Agronomists place this ancient cereal grass as being cultivated as early as 7000 B.C., probably in the dry lands of south-western Asia.
In the West, barley grass was first known for the barley grain it produces; there is written mention of the grain as early as 2800 B.C. in Babylon.
Barley is also a biblical food, mentioned no fewer than thirty-two times in the Bible.
Barley Grass vs Barley Grain
Green grasses are at their nutritional peak before they enter the reproductive cycle.
To create grain, the plant must channel its nutrition up to the seed heads.
When grasses are harvested before they enter the reproductive cycle, they have a different chemical makeup from their adult, largely depleted, counterparts.
Young grasses contain about the same vitamins and minerals as dark green vegetables.
When these grasses are juiced and concentrated, as in BarleyLife® and BarleyLife® Xtra, they are far superior nutritionally.
This amazing discovery is supported by data.
Nutrients in Barley Grass
Barley grass is considered the most nutritional of the green grasses.
The pioneer of green foods, Dr. Yoshihide Hagiwara, M.D., is responsible for more than two hundred published studies on green and natural foods. After studying green plants for decades, he said,
"It is clear to me, then, that the leaves of the cereal grasses provide the nearest thing this planet offers to the perfect food. For reasons of palatability, higher nutrient content, and favorable harvesting features, green barley stands out as the best among these."
Barley grass contains a wide spectrum of vitamins and minerals, amino acids, including the eight essential ones that we must get from our diets, proteins, enzymes, chlorophyll, and phytochemicals.
Amino Acids and Proteins
Amino acids are the building blocks of proteins, which are the major constituents of every cell and body fluid, and are thus necessary for the continual cell building, cell regeneration, and energy production that we need for life.
An added benefit of the green barley leaf proteins is they are polypeptides - smaller proteins that can be directly absorbed by the blood, where they promote cell metabolism (the chemical changes that we need to live).
Green barley leaves contain a multitude of enzymes.
Enzymes are essential for the thousands of chemical reactions that occur throughout the body, including the production of energy at the cellular level, the facilitation of digestion, the absorption of digested nutrients, and the rebuilding and replenishing of all that the body requires for metabolism to occur.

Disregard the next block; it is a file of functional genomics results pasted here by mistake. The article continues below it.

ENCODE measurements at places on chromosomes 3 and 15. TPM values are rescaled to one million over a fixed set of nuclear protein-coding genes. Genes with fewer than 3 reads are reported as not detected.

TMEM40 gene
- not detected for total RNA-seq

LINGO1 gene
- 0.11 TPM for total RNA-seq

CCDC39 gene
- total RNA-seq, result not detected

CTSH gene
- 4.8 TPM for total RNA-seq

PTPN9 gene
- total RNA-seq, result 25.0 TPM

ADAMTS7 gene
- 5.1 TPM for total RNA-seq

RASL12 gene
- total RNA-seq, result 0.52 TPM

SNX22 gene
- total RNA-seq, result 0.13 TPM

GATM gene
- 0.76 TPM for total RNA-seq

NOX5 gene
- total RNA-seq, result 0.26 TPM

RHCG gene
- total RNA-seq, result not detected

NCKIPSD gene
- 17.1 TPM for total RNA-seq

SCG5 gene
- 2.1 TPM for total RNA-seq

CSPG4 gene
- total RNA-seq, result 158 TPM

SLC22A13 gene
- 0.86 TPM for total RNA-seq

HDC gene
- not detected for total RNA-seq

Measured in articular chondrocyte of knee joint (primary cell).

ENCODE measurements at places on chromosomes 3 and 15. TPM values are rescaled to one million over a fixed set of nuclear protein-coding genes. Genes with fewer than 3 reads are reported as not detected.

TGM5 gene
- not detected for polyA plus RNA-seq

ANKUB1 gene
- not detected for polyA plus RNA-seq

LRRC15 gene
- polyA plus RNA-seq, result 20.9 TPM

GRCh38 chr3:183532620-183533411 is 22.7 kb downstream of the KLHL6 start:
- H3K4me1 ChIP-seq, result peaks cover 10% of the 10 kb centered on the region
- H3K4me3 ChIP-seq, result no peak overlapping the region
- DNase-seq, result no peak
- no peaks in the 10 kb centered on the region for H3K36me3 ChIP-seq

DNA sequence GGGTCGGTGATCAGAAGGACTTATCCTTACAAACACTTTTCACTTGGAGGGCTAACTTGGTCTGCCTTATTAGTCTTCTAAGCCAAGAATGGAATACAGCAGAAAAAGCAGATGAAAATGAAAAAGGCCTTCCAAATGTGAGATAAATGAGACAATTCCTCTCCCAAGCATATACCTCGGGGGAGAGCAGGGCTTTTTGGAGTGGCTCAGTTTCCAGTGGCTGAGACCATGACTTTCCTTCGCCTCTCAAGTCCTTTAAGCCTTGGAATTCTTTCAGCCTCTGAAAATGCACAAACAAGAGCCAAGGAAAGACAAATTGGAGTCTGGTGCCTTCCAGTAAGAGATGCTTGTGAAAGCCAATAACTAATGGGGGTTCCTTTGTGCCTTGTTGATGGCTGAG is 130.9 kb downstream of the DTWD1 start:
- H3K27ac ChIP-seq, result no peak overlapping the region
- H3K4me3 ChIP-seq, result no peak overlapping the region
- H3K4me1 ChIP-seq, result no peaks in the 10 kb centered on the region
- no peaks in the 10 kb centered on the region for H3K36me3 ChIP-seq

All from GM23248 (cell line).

The enzyme superoxide dismutase (SOD) is a powerful antioxidant thought to slow the rate of cell destruction by providing a defence against free radicals, especially the most prolific free radical, superoxide.
Superoxide free radicals are thought to be responsible for the breakdown of synovial fluid that leads to the inflammatory response in joints.
Much of the current clinical research on SOD is focused on arthritis, bursitis, and gout.
Low levels of SOD are also associated with cataracts and other degenerative diseases.
In addition, it is believed to help the body use zinc, copper, and manganese more effectively.
As SOD is heat sensitive, it is thought to be the yardstick for measuring overall enzymatic activity.
If SOD is present in a food in an active state, it can be concluded the other enzymes in the food are also present in an active state.
Enzymes are not found in processed foods as well as many cooked foods.
Green barley grass also contains chlorophyll.
Chlorophyll has been studied for its potential as a deodorant, in stimulating tissue growth, as well as in stimulating red blood cells in connection with oxygen supply.
Perhaps most remarkable is the similarity between chlorophyll and the red pigment in blood. Research in the 1940s demonstrated that the two pigments react the same during breakdown.
Chlorophyll also removes carbon dioxide and carbon monoxide, the by-products of respiration and pollution.
It has been found to reduce faecal, urinary, and body odour in geriatric patients.
In addition, it has anti-inflammatory, antioxidant, and wound-healing properties.
Phytochemicals are simply plant chemicals that are thought to be essential to health.
They have been associated with the prevention and treatment of at least four of the leading causes of death - cancer, diabetes, cardiovascular disease, and hypertension - and with the prevention and treatment of other ailments, including neural tube defects, osteoporosis, abnormal bowel function, and arthritis, as well as numerous chronic conditions.
The value of barley grass
Research has found that green barley extract has antioxidant and anti-inflammatory activity, immune system support, and cholesterol-lowering effects.
Green barley grass has a high alkalizing effect, which helps keep the ratio between acidity and alkalinity in our body fluids balanced.
Our cells cannot adequately function if the pH (which measures acidity and alkalinity) is not in a narrow range. Most processed foods are acidic, and when we consume too many of them, the acidity-alkalinity balance is upset.
Green barley grass contains buffer minerals such as sodium, potassium, calcium, and magnesium. Buffer minerals neutralize acidic materials and can help maintain a healthy acidity-alkalinity balance.
Green barley grass also contains unique and powerful plant antioxidants, including lutonarin (7-O-GIO) and saponarin (7-O-GIV).
According to scientists, lutonarin is the superior antioxidant. Antioxidants protect cells from free-radical damage.
To learn more about BarleyLife®, Click Here.
P.S. BarleyLife® is a nutrient-dense, green powder made from young barley grass. For over thirty years, researchers have found young barley grass to be one of the most nutritious plants on earth.
Click Here to see more about this green superfood.